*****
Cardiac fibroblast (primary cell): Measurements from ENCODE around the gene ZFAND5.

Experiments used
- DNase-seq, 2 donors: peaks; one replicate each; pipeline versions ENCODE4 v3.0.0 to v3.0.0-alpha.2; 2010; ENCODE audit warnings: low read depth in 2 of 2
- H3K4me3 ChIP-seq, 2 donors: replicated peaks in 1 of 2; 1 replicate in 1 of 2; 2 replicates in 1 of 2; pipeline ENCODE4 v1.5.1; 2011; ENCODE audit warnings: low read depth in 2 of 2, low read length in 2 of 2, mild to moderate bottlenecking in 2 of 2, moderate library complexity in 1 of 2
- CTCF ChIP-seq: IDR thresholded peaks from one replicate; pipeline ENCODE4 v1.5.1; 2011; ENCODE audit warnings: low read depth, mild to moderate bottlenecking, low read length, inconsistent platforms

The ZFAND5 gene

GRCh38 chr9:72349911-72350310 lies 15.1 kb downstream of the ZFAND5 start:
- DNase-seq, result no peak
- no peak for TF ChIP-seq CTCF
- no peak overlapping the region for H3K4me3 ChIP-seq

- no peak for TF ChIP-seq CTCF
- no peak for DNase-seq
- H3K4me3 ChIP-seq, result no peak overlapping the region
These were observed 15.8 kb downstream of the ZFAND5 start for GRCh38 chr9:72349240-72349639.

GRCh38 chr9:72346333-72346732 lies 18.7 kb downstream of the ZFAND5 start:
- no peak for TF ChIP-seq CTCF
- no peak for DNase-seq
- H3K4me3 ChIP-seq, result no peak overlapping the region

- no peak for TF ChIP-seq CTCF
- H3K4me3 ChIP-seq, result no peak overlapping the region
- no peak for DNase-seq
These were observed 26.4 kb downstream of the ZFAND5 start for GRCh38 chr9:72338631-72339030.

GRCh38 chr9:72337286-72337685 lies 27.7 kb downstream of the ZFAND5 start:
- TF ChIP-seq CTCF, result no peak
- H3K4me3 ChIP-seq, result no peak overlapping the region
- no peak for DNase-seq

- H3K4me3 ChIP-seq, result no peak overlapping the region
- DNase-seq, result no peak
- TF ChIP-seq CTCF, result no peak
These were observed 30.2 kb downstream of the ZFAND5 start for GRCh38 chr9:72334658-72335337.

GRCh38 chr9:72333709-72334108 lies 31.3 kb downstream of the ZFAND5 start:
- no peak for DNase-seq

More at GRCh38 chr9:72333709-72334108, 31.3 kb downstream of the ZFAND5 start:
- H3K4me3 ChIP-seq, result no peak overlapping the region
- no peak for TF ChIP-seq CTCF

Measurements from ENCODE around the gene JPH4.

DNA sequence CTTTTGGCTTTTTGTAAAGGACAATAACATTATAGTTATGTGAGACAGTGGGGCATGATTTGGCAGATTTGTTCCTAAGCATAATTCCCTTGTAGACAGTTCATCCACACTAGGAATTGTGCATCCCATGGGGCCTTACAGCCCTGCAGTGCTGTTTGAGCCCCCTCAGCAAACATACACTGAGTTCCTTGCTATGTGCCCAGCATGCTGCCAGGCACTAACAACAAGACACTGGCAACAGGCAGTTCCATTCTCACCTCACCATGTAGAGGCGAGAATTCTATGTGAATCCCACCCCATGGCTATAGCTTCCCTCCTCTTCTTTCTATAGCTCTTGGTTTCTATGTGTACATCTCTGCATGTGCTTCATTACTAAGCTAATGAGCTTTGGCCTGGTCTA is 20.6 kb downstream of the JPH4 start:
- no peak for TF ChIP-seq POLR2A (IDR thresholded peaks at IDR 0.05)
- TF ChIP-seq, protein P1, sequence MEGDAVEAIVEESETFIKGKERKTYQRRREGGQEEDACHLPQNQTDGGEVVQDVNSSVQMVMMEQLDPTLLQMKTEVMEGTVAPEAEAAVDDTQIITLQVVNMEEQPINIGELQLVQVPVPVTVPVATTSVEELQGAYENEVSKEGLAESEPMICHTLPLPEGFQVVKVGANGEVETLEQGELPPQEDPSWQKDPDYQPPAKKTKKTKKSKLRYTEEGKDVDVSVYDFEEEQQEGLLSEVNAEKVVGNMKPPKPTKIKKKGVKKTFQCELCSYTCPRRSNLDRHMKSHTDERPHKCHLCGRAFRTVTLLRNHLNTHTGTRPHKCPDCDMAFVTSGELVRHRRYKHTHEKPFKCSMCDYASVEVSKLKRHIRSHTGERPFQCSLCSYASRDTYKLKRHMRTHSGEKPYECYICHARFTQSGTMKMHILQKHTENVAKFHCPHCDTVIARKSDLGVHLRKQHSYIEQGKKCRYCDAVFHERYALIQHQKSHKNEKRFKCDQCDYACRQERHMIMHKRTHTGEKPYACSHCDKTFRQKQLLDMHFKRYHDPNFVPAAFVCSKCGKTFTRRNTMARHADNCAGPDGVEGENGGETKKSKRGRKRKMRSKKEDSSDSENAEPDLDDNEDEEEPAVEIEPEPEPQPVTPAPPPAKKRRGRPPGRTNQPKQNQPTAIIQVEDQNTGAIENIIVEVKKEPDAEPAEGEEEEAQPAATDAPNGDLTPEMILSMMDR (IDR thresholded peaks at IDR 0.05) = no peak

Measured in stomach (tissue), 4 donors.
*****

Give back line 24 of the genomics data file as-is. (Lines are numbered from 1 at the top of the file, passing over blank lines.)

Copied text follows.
- TF ChIP-seq CTCF, result no peak